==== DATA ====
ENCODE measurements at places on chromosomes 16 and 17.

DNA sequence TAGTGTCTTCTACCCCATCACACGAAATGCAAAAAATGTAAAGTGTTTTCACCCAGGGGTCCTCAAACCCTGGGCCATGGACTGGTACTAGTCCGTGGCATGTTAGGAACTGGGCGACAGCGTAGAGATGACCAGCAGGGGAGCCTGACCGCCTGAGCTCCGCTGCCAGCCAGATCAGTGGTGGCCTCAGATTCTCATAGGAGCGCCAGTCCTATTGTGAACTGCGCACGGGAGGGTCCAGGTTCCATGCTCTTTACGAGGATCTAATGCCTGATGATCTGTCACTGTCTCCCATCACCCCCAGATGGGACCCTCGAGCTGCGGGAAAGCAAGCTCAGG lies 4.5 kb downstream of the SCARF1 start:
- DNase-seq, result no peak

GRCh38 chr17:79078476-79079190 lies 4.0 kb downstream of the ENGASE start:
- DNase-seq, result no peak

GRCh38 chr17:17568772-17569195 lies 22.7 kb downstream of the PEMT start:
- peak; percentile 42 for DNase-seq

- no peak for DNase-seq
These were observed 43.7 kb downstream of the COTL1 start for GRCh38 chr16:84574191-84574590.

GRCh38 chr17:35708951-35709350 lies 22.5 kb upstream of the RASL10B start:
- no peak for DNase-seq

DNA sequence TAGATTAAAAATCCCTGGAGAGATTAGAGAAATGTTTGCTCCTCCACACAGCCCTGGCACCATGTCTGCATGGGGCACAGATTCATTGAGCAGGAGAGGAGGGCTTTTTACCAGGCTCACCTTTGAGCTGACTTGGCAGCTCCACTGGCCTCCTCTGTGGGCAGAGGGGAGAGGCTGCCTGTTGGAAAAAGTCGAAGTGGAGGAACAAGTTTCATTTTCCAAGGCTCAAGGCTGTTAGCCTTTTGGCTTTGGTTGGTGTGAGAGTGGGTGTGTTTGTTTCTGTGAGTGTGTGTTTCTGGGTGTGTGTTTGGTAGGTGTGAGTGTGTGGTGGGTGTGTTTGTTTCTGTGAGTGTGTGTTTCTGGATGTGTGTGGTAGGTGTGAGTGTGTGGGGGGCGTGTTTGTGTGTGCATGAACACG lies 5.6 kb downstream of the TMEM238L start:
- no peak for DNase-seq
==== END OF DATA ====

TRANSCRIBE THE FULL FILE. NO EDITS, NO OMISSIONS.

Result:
ENCODE measurements at places on chromosomes 16 and 17.

DNA sequence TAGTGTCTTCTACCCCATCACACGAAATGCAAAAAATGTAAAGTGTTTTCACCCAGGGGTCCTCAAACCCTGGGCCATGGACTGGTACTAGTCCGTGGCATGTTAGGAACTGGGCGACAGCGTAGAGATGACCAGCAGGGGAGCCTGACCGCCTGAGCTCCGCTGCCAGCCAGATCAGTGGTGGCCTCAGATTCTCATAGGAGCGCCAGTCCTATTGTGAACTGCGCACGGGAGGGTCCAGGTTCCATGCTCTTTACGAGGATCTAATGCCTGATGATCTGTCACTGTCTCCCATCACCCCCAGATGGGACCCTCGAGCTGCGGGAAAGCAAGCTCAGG lies 4.5 kb downstream of the SCARF1 start:
- DNase-seq, result no peak

GRCh38 chr17:79078476-79079190 lies 4.0 kb downstream of the ENGASE start:
- DNase-seq, result no peak

GRCh38 chr17:17568772-17569195 lies 22.7 kb downstream of the PEMT start:
- peak; percentile 42 for DNase-seq

- no peak for DNase-seq
These were observed 43.7 kb downstream of the COTL1 start for GRCh38 chr16:84574191-84574590.

GRCh38 chr17:35708951-35709350 lies 22.5 kb upstream of the RASL10B start:
- no peak for DNase-seq

DNA sequence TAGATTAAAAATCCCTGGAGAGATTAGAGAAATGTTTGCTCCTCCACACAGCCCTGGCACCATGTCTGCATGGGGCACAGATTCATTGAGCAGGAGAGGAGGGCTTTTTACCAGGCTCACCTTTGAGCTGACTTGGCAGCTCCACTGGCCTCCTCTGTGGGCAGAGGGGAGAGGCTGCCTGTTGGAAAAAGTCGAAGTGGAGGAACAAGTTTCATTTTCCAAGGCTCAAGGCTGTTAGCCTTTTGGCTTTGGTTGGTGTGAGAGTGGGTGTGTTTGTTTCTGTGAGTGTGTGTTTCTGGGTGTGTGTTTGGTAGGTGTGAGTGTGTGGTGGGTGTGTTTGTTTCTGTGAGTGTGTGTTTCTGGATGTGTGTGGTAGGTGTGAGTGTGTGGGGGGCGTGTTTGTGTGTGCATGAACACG lies 5.6 kb downstream of the TMEM238L start:
- no peak for DNase-seq